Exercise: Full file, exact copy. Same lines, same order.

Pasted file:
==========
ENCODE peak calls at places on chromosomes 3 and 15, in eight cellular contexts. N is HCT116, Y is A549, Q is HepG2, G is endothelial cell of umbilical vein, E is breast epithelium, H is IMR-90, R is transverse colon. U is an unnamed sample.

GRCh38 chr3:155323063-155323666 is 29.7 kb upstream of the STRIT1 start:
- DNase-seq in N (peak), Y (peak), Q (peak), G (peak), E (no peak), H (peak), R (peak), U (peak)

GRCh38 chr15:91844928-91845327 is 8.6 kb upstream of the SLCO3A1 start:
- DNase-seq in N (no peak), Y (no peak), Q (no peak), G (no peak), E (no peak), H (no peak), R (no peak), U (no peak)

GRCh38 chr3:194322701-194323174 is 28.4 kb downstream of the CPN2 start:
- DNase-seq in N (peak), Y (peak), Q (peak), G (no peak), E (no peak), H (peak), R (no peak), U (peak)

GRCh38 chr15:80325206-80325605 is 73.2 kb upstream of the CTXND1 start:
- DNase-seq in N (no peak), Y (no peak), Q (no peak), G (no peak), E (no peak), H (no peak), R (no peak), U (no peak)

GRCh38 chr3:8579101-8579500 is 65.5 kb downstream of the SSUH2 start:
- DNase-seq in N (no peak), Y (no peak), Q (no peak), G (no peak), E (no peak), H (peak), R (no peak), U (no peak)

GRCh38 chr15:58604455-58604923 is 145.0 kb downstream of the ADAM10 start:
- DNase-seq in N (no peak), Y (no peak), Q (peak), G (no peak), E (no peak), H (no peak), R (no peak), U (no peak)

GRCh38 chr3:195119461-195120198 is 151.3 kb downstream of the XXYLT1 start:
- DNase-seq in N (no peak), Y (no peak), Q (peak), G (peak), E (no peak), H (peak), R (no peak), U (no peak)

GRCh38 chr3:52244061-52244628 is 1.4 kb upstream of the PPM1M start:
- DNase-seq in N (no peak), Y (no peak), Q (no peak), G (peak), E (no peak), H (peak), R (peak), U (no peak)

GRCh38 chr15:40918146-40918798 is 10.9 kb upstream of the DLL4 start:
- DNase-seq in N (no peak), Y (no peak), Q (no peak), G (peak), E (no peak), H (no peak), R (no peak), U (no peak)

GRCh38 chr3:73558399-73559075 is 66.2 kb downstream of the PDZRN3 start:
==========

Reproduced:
ENCODE peak calls at places on chromosomes 3 and 15, in eight cellular contexts. N is HCT116, Y is A549, Q is HepG2, G is endothelial cell of umbilical vein, E is breast epithelium, H is IMR-90, R is transverse colon. U is an unnamed sample.

GRCh38 chr3:155323063-155323666 is 29.7 kb upstream of the STRIT1 start:
- DNase-seq in N (peak), Y (peak), Q (peak), G (peak), E (no peak), H (peak), R (peak), U (peak)

GRCh38 chr15:91844928-91845327 is 8.6 kb upstream of the SLCO3A1 start:
- DNase-seq in N (no peak), Y (no peak), Q (no peak), G (no peak), E (no peak), H (no peak), R (no peak), U (no peak)

GRCh38 chr3:194322701-194323174 is 28.4 kb downstream of the CPN2 start:
- DNase-seq in N (peak), Y (peak), Q (peak), G (no peak), E (no peak), H (peak), R (no peak), U (peak)

GRCh38 chr15:80325206-80325605 is 73.2 kb upstream of the CTXND1 start:
- DNase-seq in N (no peak), Y (no peak), Q (no peak), G (no peak), E (no peak), H (no peak), R (no peak), U (no peak)

GRCh38 chr3:8579101-8579500 is 65.5 kb downstream of the SSUH2 start:
- DNase-seq in N (no peak), Y (no peak), Q (no peak), G (no peak), E (no peak), H (peak), R (no peak), U (no peak)

GRCh38 chr15:58604455-58604923 is 145.0 kb downstream of the ADAM10 start:
- DNase-seq in N (no peak), Y (no peak), Q (peak), G (no peak), E (no peak), H (no peak), R (no peak), U (no peak)

GRCh38 chr3:195119461-195120198 is 151.3 kb downstream of the XXYLT1 start:
- DNase-seq in N (no peak), Y (no peak), Q (peak), G (peak), E (no peak), H (peak), R (no peak), U (no peak)

GRCh38 chr3:52244061-52244628 is 1.4 kb upstream of the PPM1M start:
- DNase-seq in N (no peak), Y (no peak), Q (no peak), G (peak), E (no peak), H (peak), R (peak), U (no peak)

GRCh38 chr15:40918146-40918798 is 10.9 kb upstream of the DLL4 start:
- DNase-seq in N (no peak), Y (no peak), Q (no peak), G (peak), E (no peak), H (no peak), R (no peak), U (no peak)

GRCh38 chr3:73558399-73559075 is 66.2 kb downstream of the PDZRN3 start: